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Most Women Are Dull and Stupid

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A man can take his sorrows out on the Earth. He can cut

And pick, sort and barrow, and feel like a job well done,

End of the day. And a road seems a proper sort of thing

For a man to pay his attention to. A road is a solid thing.

It serves. It gets people, and things, there and back.


<Hard physical labor, that's what can burn off sorrow,

When reading and writing can't. Digging up a sapling,

Cutting its root, yanking it loose. When the arm and back

Muscles labor, the heart and mind lose their grip. Sweat

Can be a tonic for the soul, as we wring out the body.>


"Me and the lads generally stop for our dinners

Around now, Miss Lister," I say. "If that's all right..."

"Yes, of course," she says, still digging hard. I hand her

My bottle. "You should have a drop of beer if nowt else

For your dinner, ma'am," I say. "You've been digging


Like the devil." She tosses her shovel, takes it, drinks.

<I drink, deeper than I expected to, more thirsty

Than I had thought. It is refreshing. I say, 'Need to talk

To you about Eugenie. It really is an inconvenience...'

'Oh, it's all off,' he says, sadly. 'Sorry?' 'It's not happening,


So we're all right. As you said, it were a step down

For her. Would never have done. She realized that

When she got back from York. So...' I sat next to him

On the stone wall, playing back recent memories.

I say slowly, 'She was very pale in York and tearful...'


I pretended not to notice, but... Was she pregnant?'

He looked shocked, then relieved. 'Well, it wasn't mine.'

Realization hits me. 'It was George's, wasn't it?

I thought they were getting on well in Hastings and

In Langton and then...Good Lord! I thought she was


Preoccupied with something when we got back here,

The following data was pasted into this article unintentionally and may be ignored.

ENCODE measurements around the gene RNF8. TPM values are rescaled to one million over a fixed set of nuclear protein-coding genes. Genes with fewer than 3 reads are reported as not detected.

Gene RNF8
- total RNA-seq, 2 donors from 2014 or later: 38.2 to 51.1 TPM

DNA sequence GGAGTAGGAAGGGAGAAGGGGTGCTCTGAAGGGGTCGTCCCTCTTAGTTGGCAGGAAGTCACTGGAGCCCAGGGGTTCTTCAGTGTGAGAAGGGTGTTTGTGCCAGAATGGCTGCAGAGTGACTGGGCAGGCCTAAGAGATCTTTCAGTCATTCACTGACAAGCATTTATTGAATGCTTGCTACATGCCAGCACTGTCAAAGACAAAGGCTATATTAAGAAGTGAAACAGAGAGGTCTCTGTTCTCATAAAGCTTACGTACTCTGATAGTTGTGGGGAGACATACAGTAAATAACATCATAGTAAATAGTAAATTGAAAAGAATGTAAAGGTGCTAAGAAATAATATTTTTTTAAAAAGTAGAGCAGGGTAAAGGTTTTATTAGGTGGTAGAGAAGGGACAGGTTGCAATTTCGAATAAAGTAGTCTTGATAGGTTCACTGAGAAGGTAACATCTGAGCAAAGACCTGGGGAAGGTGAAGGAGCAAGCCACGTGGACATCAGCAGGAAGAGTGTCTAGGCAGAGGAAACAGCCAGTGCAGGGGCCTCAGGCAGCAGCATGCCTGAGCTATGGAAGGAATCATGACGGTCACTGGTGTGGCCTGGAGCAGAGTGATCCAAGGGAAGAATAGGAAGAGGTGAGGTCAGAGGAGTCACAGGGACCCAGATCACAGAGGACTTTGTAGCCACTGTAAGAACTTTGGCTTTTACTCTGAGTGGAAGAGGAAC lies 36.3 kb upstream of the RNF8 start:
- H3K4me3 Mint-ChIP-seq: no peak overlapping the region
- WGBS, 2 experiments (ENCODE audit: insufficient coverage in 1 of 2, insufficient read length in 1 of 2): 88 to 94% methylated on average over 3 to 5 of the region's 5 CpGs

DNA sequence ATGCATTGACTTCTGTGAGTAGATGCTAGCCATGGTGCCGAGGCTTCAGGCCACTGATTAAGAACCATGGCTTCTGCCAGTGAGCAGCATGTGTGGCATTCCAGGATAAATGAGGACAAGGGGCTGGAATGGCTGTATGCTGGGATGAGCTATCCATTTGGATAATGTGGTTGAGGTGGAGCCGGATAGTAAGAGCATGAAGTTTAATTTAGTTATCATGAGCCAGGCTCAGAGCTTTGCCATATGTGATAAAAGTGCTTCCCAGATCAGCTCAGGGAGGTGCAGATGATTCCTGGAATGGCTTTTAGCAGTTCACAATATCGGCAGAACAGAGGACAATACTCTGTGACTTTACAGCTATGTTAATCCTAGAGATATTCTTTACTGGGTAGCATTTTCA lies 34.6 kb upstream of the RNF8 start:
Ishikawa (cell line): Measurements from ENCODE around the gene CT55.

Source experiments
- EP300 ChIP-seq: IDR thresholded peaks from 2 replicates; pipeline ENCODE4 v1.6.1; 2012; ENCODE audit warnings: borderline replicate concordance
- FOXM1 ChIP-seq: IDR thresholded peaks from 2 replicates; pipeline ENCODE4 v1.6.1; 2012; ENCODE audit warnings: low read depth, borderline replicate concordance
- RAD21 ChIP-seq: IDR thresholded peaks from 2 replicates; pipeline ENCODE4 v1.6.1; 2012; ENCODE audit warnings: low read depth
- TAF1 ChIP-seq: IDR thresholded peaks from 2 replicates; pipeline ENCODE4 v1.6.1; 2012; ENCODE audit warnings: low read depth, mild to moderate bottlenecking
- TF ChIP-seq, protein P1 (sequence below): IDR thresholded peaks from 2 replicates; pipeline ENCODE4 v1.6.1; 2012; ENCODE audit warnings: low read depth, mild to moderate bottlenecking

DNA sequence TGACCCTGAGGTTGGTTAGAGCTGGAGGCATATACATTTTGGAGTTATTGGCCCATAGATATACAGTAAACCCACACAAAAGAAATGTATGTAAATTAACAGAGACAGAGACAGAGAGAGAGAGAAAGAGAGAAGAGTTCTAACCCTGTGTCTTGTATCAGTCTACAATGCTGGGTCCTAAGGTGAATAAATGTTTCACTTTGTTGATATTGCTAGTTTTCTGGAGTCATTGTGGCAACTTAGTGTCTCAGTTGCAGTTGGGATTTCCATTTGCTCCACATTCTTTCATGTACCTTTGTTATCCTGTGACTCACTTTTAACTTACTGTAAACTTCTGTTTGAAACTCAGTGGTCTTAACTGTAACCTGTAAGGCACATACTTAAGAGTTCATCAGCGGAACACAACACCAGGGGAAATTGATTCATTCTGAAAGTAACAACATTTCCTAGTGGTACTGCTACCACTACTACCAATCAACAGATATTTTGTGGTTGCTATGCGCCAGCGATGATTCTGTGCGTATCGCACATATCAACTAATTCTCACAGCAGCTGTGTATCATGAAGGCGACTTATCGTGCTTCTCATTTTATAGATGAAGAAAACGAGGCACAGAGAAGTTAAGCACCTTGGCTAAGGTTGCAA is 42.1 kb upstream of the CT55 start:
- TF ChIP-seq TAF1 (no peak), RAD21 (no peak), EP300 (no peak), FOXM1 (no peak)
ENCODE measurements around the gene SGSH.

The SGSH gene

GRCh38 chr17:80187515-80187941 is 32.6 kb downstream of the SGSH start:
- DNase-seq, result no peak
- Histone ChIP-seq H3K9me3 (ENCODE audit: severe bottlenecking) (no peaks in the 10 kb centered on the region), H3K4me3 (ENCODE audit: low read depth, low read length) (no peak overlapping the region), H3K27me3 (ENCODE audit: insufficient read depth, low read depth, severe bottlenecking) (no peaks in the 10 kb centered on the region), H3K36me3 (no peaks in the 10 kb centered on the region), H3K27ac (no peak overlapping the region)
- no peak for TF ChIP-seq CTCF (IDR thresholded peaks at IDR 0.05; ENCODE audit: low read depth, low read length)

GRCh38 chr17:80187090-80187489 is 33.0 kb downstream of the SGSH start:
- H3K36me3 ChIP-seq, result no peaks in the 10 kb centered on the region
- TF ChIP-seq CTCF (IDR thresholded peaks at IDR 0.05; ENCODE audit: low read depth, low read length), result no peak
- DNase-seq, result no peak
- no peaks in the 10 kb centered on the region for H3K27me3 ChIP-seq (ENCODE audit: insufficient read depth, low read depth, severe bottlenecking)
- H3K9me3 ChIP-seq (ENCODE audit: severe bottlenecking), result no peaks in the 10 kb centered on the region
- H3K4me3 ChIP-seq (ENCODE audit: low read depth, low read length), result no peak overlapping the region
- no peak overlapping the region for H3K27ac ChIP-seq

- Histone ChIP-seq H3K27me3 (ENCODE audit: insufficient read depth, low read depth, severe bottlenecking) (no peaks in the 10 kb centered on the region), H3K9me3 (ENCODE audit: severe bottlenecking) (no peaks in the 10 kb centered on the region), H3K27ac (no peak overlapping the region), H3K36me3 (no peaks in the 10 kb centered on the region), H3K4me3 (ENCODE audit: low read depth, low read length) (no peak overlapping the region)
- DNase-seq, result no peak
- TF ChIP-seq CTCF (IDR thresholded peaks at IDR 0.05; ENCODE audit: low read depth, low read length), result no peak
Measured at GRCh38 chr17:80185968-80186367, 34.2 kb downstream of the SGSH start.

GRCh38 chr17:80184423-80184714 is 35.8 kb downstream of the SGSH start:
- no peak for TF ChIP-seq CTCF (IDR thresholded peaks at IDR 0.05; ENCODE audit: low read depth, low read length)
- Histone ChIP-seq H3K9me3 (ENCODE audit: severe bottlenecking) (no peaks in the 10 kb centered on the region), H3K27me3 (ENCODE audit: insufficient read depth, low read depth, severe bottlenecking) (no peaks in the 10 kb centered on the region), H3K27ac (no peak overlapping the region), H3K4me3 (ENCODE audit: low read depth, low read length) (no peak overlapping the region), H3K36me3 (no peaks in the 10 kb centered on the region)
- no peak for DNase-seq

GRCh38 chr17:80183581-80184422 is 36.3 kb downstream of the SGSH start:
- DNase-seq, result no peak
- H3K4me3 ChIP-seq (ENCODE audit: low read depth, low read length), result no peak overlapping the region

But I couldn't decide if was just, you know, Shibden.'

He chuckles, says, 'I felt sorry for her: a new place, and

A load of unfamiliar faces, and Mrs. Cordingly said--'

'Cordingly?' 'She confided in Mrs. Cordingly, what with


Her having a bit of French, and none of us knew what

To do to help her--' 'Sorry, all of the servants knew?'

He nodded guiltily. "Mrs. Cordingly said what Eugenie

Needed was a man with a good Christian heart to step in,

And do the decent thing.' 'Oh, John.' 'Well, it weren't


Entirely a selfless thing. I am a bit smitten with her.'

And I never thought I would say something like this

To one of my servants, but. 'You do realize you are

Too good for her, don't you?' And then, as Ann had,

When I was vacillating about Vere's wedding, and she


Gave me sound, earthy advice, he said, 'Well, isn't that

Often the way when you feel like that about someone?

It's rare both parties feel exactly the same.' And with

Rather more honesty than I'd have expected from myself,

I said, 'I don't know. A thing can start that way, but then...'


'But you won't dismiss her?' he asked. 'Hmm. Well,

Proper French lady’s maids don't grow on trees, certainly

Not in Halifax...' And he asked, 'Are you... all right... ma'am?'

'I'm always all right." I take another swig from the bottle,

Hand it back to him just as Washington appears. Hey ho.>